Cars are one of the leading causes of injury to minors and children. From infancy, children and infants are driven around in cars, and this does put them at risk for serious injuries in car accidents. Across the US, car accidents are the leading cause of fatalities for children in the 3-14 age group. Unfortunately, young children are less protected by adult safety belts and air bags – in fact, these devices can seriously harm a child. Children are also more likely to suffer serious injuries in a Miami car accident, since child-aged Miami brain injury victims and spinal cord injury victims, for example, may take longer to heal and may face more complications. Since children are smaller and more vulnerable, they may suffer more serious injuries.
Adult safety devices such as airbags and seatbelts may pose a hazard to young children, there is much evidence that age-appropriate restrains save lives. According to the NHTSA (National Highway Traffic Safety Administration), child restraints have saved approximately 8959 between 1975 and 2008.
It is important to select a car seat or age-appropriate safety restraint system by considering your child’s weight, age, and height. Age alone may not determine the right restraint, since children may grow at different rates. A child that is large for their size, for example, may need to get a restraint for an older child. If you need help choosing a restraint that is right for your child, the NHTSA website has many useful resources that can help.
Once you find the right car seat for your child, consult your car owner’s manual or the seat manufacturer’s directions for the proper use and installation of the car seat. Failure to use the car seat as directed can result in injuries for your child. For as long as possible, keep young children in a car seat – until they no longer fit the weight and height requirement for the seat. As well, once you have a child car seat, make certain that you check often for defects and recalls. You can register the car seat online – often with the manufacturer of the seat – to receive instant notifications in case the product is ever recalled.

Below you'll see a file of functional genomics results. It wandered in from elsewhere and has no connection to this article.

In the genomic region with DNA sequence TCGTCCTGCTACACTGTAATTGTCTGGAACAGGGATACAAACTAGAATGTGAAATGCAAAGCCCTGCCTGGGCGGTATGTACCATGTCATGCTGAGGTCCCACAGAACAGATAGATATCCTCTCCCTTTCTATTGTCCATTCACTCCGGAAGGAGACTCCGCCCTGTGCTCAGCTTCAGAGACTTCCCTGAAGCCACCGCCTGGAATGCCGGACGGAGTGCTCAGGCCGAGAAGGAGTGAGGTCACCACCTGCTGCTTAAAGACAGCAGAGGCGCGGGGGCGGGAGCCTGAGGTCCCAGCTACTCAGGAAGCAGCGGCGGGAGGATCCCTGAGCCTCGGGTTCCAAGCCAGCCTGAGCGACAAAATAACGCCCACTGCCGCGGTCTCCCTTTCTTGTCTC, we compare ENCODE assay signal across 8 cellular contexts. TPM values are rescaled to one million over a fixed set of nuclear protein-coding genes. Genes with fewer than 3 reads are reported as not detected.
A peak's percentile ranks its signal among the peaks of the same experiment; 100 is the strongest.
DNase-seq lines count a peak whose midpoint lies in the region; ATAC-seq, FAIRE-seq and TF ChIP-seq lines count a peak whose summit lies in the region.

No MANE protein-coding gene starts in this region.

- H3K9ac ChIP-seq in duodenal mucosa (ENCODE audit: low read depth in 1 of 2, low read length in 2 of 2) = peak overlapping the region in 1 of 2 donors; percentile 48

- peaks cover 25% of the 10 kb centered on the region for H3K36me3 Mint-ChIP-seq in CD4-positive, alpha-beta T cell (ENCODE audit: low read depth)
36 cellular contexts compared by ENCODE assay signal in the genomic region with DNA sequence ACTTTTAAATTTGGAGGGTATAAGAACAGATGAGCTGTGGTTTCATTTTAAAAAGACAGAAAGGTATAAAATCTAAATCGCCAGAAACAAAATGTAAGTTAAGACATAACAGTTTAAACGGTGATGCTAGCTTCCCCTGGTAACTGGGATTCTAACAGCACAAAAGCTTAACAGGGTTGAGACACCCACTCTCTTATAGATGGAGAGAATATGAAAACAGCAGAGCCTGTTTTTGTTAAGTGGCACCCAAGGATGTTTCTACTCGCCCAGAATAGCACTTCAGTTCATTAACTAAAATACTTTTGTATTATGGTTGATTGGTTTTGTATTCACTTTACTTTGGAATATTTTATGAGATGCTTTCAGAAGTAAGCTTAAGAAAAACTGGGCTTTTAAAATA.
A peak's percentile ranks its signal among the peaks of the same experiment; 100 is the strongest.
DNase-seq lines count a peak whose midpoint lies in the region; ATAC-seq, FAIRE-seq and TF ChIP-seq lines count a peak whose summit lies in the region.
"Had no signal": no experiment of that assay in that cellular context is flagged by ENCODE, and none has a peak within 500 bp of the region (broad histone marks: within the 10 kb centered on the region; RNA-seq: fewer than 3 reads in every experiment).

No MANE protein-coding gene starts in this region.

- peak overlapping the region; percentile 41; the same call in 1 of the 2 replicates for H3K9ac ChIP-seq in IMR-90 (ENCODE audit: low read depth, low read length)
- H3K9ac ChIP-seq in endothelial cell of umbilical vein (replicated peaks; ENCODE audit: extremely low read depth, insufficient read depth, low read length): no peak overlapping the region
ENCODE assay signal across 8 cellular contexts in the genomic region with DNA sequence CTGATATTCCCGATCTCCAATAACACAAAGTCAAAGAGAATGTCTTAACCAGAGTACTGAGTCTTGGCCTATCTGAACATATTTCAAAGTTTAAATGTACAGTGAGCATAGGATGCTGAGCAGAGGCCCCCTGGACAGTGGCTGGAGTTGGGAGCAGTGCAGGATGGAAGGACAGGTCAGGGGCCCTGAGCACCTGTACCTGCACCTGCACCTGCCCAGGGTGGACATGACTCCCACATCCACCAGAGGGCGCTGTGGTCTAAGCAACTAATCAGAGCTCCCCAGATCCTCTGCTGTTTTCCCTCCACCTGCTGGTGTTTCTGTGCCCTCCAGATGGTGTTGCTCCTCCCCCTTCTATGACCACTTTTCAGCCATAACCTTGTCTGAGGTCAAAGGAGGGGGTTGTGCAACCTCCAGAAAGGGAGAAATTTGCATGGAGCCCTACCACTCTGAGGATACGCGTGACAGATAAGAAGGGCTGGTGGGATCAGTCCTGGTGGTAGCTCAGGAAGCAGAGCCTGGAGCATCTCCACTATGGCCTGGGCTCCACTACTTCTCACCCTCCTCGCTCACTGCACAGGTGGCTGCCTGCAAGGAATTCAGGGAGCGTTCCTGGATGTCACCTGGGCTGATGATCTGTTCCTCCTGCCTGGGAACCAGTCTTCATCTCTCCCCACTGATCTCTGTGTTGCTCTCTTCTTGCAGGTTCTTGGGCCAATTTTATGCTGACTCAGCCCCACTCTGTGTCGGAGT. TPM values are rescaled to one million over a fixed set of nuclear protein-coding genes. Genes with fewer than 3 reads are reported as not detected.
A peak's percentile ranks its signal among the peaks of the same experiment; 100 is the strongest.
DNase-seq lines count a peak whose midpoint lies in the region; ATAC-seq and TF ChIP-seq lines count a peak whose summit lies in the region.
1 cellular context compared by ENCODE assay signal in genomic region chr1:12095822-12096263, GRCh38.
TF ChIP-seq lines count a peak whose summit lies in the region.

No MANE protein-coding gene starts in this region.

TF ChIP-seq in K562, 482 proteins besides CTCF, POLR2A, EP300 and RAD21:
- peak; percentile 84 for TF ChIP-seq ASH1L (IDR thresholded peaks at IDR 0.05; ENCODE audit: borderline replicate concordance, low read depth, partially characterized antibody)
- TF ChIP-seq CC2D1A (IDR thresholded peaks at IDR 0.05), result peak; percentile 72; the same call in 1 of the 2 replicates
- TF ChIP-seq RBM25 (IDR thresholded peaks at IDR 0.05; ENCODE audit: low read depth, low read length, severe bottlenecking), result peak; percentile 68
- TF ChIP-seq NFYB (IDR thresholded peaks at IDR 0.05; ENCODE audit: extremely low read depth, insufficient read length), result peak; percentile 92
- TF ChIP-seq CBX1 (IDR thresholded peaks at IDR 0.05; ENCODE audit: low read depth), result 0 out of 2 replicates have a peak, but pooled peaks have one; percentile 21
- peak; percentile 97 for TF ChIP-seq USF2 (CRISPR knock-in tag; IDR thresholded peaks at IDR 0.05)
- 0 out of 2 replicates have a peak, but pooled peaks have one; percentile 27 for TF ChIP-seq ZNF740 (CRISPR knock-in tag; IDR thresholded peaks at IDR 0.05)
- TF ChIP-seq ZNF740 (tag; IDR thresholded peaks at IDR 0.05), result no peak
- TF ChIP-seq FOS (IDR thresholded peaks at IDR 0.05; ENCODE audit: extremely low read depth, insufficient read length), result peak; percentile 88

The restraint recommendations for your child will change over time. In general, you will want to keep babies in infant seats which are rear-facing. Toddlers are often safest in child safety seats that face forward. Once children are no longer toddlers, they are typically allowed to use a booster seat and to sit in the back using a regular seat belt. In general, children who are younger than 13 years of age should ride in the back seat. According to the NHTSA, this is the safest place for your child to be in the event of a Miami car accident. Florida is one of only four states that does not have a booster seat law, but parents can still choose to use a booster seat for their children. In the event of a Miami traffic accident, a booster seat can ensure that an adult seat belt does not cut into your child’s neck or face, causing serious injuries.